• End all contact for 6 months. If it’s meant to be you both will make it happen. Allowing her to keep in touch has her feel secure that you’ll always be there for her, an anchor. An anchor that has you drowning. Relationships are about commitment. Everyone is mad about one another in the beginning. Typically this ‘honeymoon phase’ last for one to 3 years. If there is no commitment, there is no relationship. Read Susan Forwards book, ‘The 8 Essential Traits of Couples Who Thrive’, it’s one of the best books on relationships that I’ve ever read in my 58 years . . .

      It’s never easy moving on . . . you’re not alone Mike. Someone out there wants someone just like you.

      • The author is Susan Page not Susan Forward . . . but Susan Forward’s books are good too ; )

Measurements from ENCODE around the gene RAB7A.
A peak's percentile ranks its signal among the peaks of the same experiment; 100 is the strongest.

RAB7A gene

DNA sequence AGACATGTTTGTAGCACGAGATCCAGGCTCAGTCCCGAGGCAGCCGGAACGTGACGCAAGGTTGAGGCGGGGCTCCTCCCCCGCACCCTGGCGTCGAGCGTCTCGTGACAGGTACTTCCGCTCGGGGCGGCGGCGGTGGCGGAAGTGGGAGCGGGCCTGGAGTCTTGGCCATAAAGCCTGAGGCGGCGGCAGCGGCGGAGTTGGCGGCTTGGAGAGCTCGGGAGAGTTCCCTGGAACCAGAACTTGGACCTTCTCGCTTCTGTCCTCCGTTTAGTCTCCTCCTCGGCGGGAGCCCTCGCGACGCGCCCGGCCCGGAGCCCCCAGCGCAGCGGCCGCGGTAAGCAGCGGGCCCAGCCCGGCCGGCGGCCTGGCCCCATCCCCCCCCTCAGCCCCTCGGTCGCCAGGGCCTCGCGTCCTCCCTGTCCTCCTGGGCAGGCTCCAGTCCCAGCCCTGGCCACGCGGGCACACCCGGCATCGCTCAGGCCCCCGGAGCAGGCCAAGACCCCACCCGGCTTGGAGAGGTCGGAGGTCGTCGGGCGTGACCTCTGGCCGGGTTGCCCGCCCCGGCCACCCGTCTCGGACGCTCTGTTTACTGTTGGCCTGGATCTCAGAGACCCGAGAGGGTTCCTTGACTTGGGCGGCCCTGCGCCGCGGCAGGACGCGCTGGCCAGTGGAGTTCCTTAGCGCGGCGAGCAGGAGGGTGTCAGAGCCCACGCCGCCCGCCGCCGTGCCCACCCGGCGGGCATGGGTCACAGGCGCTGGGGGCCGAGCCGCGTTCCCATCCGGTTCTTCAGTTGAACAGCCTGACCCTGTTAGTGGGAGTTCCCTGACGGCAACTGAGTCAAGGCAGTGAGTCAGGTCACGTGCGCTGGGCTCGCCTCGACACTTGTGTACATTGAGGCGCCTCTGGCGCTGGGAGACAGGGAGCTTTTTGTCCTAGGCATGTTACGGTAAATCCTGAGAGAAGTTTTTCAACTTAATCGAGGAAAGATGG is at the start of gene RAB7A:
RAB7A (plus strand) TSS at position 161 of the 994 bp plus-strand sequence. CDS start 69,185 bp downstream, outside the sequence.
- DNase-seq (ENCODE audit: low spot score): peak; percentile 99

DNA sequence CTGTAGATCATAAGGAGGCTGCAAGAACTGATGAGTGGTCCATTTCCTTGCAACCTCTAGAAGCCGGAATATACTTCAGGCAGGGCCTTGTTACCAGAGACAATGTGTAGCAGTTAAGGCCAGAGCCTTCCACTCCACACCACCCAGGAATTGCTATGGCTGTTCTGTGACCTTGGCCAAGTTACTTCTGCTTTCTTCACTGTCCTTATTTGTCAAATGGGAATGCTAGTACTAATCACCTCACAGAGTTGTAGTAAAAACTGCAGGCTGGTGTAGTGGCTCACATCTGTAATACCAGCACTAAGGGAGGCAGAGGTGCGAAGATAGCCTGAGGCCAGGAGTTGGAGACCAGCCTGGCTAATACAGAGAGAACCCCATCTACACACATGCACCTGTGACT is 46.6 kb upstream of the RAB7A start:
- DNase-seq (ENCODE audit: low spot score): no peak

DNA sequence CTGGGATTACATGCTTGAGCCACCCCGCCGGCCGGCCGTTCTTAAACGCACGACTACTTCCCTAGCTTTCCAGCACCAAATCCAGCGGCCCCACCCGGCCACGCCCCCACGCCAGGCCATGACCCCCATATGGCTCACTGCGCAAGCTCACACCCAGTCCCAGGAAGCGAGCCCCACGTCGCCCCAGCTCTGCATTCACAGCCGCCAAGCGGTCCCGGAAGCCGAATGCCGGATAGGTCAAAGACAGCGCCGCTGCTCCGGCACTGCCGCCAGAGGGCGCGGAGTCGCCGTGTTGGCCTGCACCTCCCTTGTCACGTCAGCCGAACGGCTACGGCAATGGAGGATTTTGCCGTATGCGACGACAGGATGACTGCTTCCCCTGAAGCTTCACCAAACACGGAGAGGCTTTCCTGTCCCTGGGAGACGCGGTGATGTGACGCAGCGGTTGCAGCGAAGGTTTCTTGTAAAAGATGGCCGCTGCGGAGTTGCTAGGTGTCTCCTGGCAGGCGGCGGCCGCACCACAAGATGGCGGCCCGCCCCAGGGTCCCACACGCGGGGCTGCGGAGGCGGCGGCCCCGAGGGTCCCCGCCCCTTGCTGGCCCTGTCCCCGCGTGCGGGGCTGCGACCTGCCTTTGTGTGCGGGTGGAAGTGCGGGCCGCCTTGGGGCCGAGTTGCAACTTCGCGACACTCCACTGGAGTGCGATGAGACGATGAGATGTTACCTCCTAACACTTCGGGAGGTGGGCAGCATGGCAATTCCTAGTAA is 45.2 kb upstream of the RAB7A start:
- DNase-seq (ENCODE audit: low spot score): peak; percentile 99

• Mike, I had a very similar experience about 2 years ago. I was in love with a man I thought I was going to marry. We met in a fairy-tale like fashion, states and years apart we reconnected and fell in love again. Within a year he became distant, not answering my calls, being short with me, talking down to me and making me feel worthless. He finally ended it. I was devastated for months and months. It still hurts today, but after more than a year of him continuing to text me, call me, telling me he wanted me in his life, I never knew if I should move on. No, I never let myself heal and move on, because I held on to that hope that one day he would realize that we were supposed to be together. I tried numerous times to cut ties, but he would always tell me how much he cared about me, dragging out my hope for the future. When I would tell him I loved him still or asked if we could work things out he refused and grew distant again until a few weeks would go by and he would “miss me.” One day it finally clicked in my head that he was only keeping me around, popping in and out of my life to keep control of me and to know that I was still single and still missing him. For almost a year and a half afterwards if he would have called and asked me to be back together I would have in a heartbeat. I kept putting the few happy memories before all the bad times. This man and your ex are too concerned with their ownselves to care and commit to someone else. They are toxic! You have to let go, I finally did. I finally cut all contact and yes it still hurts now and then, but it was the only healthy thing for me to do. I was physically and emotionally broken for so long. I finally took control. (Only a few months ago) I’m still in the healing process and not ready to love again yet, but I have hope that someday the right man will come around. I hope you the same happiness and healing!